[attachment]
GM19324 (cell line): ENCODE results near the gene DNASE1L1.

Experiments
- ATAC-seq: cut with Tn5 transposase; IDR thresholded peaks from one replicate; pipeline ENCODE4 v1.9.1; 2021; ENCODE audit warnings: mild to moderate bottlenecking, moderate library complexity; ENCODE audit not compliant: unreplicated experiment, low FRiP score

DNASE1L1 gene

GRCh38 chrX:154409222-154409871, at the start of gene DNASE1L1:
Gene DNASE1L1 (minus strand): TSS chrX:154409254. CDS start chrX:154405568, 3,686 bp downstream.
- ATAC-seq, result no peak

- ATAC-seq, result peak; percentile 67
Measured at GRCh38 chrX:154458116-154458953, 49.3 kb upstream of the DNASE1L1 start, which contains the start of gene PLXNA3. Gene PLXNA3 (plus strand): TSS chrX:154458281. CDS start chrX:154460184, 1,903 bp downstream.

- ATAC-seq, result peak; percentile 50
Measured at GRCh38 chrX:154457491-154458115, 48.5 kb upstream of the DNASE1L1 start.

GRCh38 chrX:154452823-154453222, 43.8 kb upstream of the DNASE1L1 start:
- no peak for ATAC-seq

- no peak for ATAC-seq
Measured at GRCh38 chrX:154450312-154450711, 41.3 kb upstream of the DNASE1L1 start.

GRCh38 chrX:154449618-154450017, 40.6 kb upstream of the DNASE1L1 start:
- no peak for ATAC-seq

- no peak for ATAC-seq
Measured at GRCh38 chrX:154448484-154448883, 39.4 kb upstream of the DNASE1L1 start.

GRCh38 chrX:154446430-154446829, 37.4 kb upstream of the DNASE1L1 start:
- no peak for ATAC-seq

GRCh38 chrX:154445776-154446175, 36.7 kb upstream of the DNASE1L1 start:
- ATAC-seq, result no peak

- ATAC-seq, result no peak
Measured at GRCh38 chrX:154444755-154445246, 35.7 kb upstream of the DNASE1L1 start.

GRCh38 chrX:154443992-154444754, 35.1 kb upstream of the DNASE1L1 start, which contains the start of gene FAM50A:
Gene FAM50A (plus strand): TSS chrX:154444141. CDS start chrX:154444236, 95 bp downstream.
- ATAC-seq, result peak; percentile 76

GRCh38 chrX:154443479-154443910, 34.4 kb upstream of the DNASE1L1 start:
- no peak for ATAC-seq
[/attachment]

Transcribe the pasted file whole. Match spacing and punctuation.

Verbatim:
GM19324 (cell line): ENCODE results near the gene DNASE1L1.

Experiments
- ATAC-seq: cut with Tn5 transposase; IDR thresholded peaks from one replicate; pipeline ENCODE4 v1.9.1; 2021; ENCODE audit warnings: mild to moderate bottlenecking, moderate library complexity; ENCODE audit not compliant: unreplicated experiment, low FRiP score

DNASE1L1 gene

GRCh38 chrX:154409222-154409871, at the start of gene DNASE1L1:
Gene DNASE1L1 (minus strand): TSS chrX:154409254. CDS start chrX:154405568, 3,686 bp downstream.
- ATAC-seq, result no peak

- ATAC-seq, result peak; percentile 67
Measured at GRCh38 chrX:154458116-154458953, 49.3 kb upstream of the DNASE1L1 start, which contains the start of gene PLXNA3. Gene PLXNA3 (plus strand): TSS chrX:154458281. CDS start chrX:154460184, 1,903 bp downstream.

- ATAC-seq, result peak; percentile 50
Measured at GRCh38 chrX:154457491-154458115, 48.5 kb upstream of the DNASE1L1 start.

GRCh38 chrX:154452823-154453222, 43.8 kb upstream of the DNASE1L1 start:
- no peak for ATAC-seq

- no peak for ATAC-seq
Measured at GRCh38 chrX:154450312-154450711, 41.3 kb upstream of the DNASE1L1 start.

GRCh38 chrX:154449618-154450017, 40.6 kb upstream of the DNASE1L1 start:
- no peak for ATAC-seq

- no peak for ATAC-seq
Measured at GRCh38 chrX:154448484-154448883, 39.4 kb upstream of the DNASE1L1 start.

GRCh38 chrX:154446430-154446829, 37.4 kb upstream of the DNASE1L1 start:
- no peak for ATAC-seq

GRCh38 chrX:154445776-154446175, 36.7 kb upstream of the DNASE1L1 start:
- ATAC-seq, result no peak

- ATAC-seq, result no peak
Measured at GRCh38 chrX:154444755-154445246, 35.7 kb upstream of the DNASE1L1 start.

GRCh38 chrX:154443992-154444754, 35.1 kb upstream of the DNASE1L1 start, which contains the start of gene FAM50A:
Gene FAM50A (plus strand): TSS chrX:154444141. CDS start chrX:154444236, 95 bp downstream.
- ATAC-seq, result peak; percentile 76

GRCh38 chrX:154443479-154443910, 34.4 kb upstream of the DNASE1L1 start:
- no peak for ATAC-seq